She heard them run past her, and nodded, satisfied. She would have to move quickly. She went back around the bend to a place where the road forked. There, she tied one end of her rope around a tree on one side of the trail, close to the ground. The other end of the rope was tied around a tree on the path’s opposite side in a similar fashion, creating a trip wire of sorts that was strung across the path about six inches off the ground.
She nodded in satisfaction as she glanced at the muddy trench on the other side of the trip wire. She vaguely remembered digging it with Mark when they were young, pretending that it was a moat for a castle. Of course, they had quickly discovered that just across the foot-wide trench lay an enormous underground yellow jackets’ nest that stretched across the path. She grinned wickedly at the thought as she skirted around the nest.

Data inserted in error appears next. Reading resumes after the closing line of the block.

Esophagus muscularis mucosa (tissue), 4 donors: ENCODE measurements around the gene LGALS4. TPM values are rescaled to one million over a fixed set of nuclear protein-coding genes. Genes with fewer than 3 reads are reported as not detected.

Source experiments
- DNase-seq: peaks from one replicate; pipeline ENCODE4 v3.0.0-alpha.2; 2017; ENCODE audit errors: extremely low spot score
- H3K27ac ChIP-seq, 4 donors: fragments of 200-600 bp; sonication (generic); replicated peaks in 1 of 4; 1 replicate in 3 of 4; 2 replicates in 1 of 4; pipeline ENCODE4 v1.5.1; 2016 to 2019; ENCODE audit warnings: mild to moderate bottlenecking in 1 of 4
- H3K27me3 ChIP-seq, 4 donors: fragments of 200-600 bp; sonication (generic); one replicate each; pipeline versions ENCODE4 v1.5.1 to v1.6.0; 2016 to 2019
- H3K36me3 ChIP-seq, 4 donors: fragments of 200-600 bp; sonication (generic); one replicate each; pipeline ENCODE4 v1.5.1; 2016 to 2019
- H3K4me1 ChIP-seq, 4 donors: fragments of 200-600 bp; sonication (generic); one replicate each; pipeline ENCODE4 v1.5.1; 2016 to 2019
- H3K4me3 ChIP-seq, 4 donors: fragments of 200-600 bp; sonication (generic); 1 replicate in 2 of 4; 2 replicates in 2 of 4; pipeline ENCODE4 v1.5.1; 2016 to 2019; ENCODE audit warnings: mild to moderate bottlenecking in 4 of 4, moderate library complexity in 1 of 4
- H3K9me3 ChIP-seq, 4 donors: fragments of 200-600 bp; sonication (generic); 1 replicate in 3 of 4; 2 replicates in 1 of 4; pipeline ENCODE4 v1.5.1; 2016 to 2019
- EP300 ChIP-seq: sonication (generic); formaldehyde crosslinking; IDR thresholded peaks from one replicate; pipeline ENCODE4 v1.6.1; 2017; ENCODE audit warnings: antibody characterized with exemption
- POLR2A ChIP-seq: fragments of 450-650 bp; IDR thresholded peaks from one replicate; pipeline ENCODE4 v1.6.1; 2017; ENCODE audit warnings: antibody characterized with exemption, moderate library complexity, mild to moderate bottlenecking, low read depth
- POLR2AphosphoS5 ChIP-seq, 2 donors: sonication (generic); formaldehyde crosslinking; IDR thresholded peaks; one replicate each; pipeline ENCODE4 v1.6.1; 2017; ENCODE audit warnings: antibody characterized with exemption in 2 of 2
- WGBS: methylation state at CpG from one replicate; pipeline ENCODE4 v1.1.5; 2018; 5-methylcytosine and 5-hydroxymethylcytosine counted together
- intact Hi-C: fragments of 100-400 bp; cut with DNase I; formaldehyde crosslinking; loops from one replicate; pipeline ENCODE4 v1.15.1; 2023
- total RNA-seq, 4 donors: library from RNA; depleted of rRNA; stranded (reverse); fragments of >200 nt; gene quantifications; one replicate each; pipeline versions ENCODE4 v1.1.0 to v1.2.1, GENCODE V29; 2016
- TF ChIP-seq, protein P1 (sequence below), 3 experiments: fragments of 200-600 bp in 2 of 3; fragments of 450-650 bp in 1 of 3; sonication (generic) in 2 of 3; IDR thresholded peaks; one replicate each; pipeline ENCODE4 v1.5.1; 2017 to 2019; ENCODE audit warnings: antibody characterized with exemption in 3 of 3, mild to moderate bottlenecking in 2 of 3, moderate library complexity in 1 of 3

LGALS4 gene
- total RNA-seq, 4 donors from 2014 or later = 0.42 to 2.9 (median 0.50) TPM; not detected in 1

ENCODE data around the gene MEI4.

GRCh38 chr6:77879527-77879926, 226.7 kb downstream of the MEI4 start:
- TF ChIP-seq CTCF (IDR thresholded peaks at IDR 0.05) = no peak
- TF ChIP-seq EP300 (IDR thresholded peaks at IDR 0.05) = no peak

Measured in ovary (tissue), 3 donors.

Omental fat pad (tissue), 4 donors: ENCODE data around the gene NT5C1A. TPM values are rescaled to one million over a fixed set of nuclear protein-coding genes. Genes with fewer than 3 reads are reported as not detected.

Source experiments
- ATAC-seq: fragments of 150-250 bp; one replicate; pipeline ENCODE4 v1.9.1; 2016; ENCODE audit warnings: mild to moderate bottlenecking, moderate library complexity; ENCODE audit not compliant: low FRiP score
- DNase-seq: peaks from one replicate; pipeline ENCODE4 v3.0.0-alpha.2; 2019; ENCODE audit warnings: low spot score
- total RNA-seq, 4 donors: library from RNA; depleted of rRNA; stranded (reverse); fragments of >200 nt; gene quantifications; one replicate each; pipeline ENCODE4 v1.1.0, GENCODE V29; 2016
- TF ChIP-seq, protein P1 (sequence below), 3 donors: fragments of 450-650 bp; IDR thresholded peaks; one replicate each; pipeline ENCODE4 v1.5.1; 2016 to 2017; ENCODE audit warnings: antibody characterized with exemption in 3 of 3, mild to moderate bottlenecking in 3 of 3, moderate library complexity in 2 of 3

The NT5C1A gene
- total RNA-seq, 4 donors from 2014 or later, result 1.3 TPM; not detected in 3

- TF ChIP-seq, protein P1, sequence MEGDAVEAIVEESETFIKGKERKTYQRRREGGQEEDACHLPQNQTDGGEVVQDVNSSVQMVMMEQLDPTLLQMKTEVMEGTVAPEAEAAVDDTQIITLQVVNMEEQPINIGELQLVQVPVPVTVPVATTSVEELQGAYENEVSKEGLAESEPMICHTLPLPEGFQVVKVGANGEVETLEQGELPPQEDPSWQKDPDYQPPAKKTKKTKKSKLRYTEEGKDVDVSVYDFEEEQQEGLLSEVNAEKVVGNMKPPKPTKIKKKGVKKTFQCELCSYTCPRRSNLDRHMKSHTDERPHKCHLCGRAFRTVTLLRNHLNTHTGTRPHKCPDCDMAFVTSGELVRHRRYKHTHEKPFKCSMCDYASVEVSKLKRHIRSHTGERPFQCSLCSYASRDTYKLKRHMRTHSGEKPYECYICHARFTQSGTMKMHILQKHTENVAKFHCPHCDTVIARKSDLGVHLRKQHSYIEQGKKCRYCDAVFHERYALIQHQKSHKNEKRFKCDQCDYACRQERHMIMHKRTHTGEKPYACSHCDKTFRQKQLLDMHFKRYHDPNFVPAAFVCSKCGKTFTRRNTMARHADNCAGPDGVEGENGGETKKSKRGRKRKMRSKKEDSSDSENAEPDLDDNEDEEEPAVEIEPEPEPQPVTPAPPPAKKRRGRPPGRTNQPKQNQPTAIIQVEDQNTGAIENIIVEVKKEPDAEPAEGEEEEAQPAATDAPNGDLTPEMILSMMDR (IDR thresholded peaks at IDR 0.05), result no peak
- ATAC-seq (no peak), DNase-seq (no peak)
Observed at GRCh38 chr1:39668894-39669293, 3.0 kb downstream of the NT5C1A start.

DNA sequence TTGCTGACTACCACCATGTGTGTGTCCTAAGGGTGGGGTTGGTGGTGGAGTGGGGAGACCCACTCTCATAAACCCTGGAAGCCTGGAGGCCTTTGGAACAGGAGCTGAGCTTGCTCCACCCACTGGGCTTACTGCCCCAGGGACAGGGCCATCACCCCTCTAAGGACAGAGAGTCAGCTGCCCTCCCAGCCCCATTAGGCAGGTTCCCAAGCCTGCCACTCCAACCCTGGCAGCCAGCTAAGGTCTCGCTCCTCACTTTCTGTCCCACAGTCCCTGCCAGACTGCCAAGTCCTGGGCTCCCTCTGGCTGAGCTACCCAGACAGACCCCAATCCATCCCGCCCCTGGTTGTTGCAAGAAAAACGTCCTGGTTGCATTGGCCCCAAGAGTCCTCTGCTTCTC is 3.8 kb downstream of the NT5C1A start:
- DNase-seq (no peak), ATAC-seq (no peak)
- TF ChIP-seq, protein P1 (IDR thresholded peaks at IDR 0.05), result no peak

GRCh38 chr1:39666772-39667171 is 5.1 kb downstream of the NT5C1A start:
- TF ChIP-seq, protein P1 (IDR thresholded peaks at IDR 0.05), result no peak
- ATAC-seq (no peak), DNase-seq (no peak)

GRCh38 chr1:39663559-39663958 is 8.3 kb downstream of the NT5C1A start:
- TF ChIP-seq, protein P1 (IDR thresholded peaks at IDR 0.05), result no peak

She heard the pounding of footsteps nearby and took a deep breath as she made her way to a place well away from the wasps’ nest. She would need to move quickly in order to avoid the yellow jackets herself.
The ten warriors rounded the bend, and William held up a hand, stopping them, as he saw Mara. “What’re you up to?” he asked, halfway to himself.
“What do you mean?” she asked, with an innocent expression. “I’m just running for my life. I just happen to be very good at cutting corners.” She grinned wickedly.
Predictably, Raoul and Stefan, whom Mara had already judged to be the stupidest two of the group, charged. Emboldened by their companions’ initiative, several more of the warriors rushed forward as well. Their cries of triumph quickly turned to yells of agony as they tripped and fell headlong into the yellow jackets’ nest.